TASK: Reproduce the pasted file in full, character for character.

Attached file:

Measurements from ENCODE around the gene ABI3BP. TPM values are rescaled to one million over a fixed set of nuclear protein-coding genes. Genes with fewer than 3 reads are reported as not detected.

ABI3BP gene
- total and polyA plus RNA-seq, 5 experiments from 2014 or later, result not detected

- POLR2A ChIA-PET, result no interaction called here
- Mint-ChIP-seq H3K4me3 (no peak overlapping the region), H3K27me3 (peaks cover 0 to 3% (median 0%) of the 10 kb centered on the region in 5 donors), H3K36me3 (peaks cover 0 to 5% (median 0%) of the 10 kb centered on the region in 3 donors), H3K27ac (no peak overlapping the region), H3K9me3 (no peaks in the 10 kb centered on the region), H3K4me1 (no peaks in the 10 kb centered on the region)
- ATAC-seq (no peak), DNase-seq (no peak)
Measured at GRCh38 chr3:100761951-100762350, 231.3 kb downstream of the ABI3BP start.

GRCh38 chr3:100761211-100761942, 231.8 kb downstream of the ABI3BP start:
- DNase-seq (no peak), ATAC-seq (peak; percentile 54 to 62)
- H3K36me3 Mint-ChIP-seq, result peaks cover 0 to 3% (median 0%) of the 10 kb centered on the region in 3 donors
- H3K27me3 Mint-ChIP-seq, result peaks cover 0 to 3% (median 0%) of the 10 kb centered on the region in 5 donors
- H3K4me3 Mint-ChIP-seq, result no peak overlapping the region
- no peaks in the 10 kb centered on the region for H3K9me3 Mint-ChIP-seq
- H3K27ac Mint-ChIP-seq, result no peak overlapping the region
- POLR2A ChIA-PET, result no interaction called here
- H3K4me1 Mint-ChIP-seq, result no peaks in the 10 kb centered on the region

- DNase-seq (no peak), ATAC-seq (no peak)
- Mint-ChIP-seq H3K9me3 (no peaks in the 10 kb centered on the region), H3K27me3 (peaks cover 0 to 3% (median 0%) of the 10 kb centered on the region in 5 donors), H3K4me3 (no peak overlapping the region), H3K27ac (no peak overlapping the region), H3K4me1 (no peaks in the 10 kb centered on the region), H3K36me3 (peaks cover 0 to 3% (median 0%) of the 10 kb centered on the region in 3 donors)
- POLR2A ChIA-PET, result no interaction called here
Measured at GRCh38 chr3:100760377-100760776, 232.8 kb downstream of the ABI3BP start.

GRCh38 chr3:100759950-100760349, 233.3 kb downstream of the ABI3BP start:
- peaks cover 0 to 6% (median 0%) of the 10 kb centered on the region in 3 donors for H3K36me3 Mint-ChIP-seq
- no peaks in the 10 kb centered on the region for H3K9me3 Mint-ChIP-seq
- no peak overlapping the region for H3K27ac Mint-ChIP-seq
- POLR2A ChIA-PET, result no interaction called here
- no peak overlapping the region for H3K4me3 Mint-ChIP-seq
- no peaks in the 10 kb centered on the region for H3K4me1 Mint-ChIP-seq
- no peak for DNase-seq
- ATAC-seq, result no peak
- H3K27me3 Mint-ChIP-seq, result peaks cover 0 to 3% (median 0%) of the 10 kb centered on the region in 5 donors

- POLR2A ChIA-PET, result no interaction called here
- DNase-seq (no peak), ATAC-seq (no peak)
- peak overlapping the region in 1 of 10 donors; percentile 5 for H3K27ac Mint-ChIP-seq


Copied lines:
Measurements from ENCODE around the gene ABI3BP. TPM values are rescaled to one million over a fixed set of nuclear protein-coding genes. Genes with fewer than 3 reads are reported as not detected.

ABI3BP gene
- total and polyA plus RNA-seq, 5 experiments from 2014 or later, result not detected

- POLR2A ChIA-PET, result no interaction called here
- Mint-ChIP-seq H3K4me3 (no peak overlapping the region), H3K27me3 (peaks cover 0 to 3% (median 0%) of the 10 kb centered on the region in 5 donors), H3K36me3 (peaks cover 0 to 5% (median 0%) of the 10 kb centered on the region in 3 donors), H3K27ac (no peak overlapping the region), H3K9me3 (no peaks in the 10 kb centered on the region), H3K4me1 (no peaks in the 10 kb centered on the region)
- ATAC-seq (no peak), DNase-seq (no peak)
Measured at GRCh38 chr3:100761951-100762350, 231.3 kb downstream of the ABI3BP start.

GRCh38 chr3:100761211-100761942, 231.8 kb downstream of the ABI3BP start:
- DNase-seq (no peak), ATAC-seq (peak; percentile 54 to 62)
- H3K36me3 Mint-ChIP-seq, result peaks cover 0 to 3% (median 0%) of the 10 kb centered on the region in 3 donors
- H3K27me3 Mint-ChIP-seq, result peaks cover 0 to 3% (median 0%) of the 10 kb centered on the region in 5 donors
- H3K4me3 Mint-ChIP-seq, result no peak overlapping the region
- no peaks in the 10 kb centered on the region for H3K9me3 Mint-ChIP-seq
- H3K27ac Mint-ChIP-seq, result no peak overlapping the region
- POLR2A ChIA-PET, result no interaction called here
- H3K4me1 Mint-ChIP-seq, result no peaks in the 10 kb centered on the region

- DNase-seq (no peak), ATAC-seq (no peak)
- Mint-ChIP-seq H3K9me3 (no peaks in the 10 kb centered on the region), H3K27me3 (peaks cover 0 to 3% (median 0%) of the 10 kb centered on the region in 5 donors), H3K4me3 (no peak overlapping the region), H3K27ac (no peak overlapping the region), H3K4me1 (no peaks in the 10 kb centered on the region), H3K36me3 (peaks cover 0 to 3% (median 0%) of the 10 kb centered on the region in 3 donors)
- POLR2A ChIA-PET, result no interaction called here
Measured at GRCh38 chr3:100760377-100760776, 232.8 kb downstream of the ABI3BP start.

GRCh38 chr3:100759950-100760349, 233.3 kb downstream of the ABI3BP start:
- peaks cover 0 to 6% (median 0%) of the 10 kb centered on the region in 3 donors for H3K36me3 Mint-ChIP-seq
- no peaks in the 10 kb centered on the region for H3K9me3 Mint-ChIP-seq
- no peak overlapping the region for H3K27ac Mint-ChIP-seq
- POLR2A ChIA-PET, result no interaction called here
- no peak overlapping the region for H3K4me3 Mint-ChIP-seq
- no peaks in the 10 kb centered on the region for H3K4me1 Mint-ChIP-seq
- no peak for DNase-seq
- ATAC-seq, result no peak
- H3K27me3 Mint-ChIP-seq, result peaks cover 0 to 3% (median 0%) of the 10 kb centered on the region in 5 donors

- POLR2A ChIA-PET, result no interaction called here
- DNase-seq (no peak), ATAC-seq (no peak)
- peak overlapping the region in 1 of 10 donors; percentile 5 for H3K27ac Mint-ChIP-seq